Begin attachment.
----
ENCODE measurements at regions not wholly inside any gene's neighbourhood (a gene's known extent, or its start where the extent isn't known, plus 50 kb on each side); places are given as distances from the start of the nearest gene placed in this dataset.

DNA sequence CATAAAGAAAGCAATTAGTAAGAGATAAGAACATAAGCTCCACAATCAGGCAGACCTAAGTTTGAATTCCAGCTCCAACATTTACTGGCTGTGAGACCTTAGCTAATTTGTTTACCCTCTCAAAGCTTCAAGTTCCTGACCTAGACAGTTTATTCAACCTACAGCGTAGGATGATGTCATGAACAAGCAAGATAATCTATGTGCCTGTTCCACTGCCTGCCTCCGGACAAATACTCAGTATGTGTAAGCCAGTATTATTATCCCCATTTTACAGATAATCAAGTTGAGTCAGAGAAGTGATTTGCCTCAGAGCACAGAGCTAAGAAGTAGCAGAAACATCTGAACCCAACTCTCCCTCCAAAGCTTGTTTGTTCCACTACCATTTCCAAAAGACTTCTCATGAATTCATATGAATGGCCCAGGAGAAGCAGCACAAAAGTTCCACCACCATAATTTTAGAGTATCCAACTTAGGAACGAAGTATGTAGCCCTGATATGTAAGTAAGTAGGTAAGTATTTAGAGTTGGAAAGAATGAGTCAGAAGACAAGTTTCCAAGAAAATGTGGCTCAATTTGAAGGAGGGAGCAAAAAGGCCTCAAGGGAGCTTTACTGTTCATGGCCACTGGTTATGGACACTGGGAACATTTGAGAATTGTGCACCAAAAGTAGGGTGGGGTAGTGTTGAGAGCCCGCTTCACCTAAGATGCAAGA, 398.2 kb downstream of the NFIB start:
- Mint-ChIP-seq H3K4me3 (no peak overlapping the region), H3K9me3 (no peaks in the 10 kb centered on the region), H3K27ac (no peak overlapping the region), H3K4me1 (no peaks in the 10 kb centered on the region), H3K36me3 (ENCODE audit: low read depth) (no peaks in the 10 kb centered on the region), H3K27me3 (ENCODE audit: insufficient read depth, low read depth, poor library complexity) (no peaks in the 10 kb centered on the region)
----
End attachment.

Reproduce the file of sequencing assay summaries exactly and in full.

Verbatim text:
ENCODE measurements at regions not wholly inside any gene's neighbourhood (a gene's known extent, or its start where the extent isn't known, plus 50 kb on each side); places are given as distances from the start of the nearest gene placed in this dataset.

DNA sequence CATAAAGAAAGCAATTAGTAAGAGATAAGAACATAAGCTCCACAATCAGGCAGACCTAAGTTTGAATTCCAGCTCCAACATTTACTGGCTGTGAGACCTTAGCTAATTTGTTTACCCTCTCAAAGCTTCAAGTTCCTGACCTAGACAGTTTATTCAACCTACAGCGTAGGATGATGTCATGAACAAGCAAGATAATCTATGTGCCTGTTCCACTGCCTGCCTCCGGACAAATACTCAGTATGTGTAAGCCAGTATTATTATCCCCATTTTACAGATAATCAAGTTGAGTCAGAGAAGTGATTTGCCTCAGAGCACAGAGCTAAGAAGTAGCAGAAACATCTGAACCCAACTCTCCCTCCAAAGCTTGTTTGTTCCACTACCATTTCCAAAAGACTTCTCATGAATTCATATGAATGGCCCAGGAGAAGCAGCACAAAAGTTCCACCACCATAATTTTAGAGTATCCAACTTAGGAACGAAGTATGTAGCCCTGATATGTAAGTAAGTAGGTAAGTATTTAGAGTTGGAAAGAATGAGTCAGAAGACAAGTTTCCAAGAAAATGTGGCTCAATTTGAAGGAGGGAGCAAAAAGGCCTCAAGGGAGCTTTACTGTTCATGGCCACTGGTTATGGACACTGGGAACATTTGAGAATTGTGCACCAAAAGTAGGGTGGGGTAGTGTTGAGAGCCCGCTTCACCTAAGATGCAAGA, 398.2 kb downstream of the NFIB start:
- Mint-ChIP-seq H3K4me3 (no peak overlapping the region), H3K9me3 (no peaks in the 10 kb centered on the region), H3K27ac (no peak overlapping the region), H3K4me1 (no peaks in the 10 kb centered on the region), H3K36me3 (ENCODE audit: low read depth) (no peaks in the 10 kb centered on the region), H3K27me3 (ENCODE audit: insufficient read depth, low read depth, poor library complexity) (no peaks in the 10 kb centered on the region)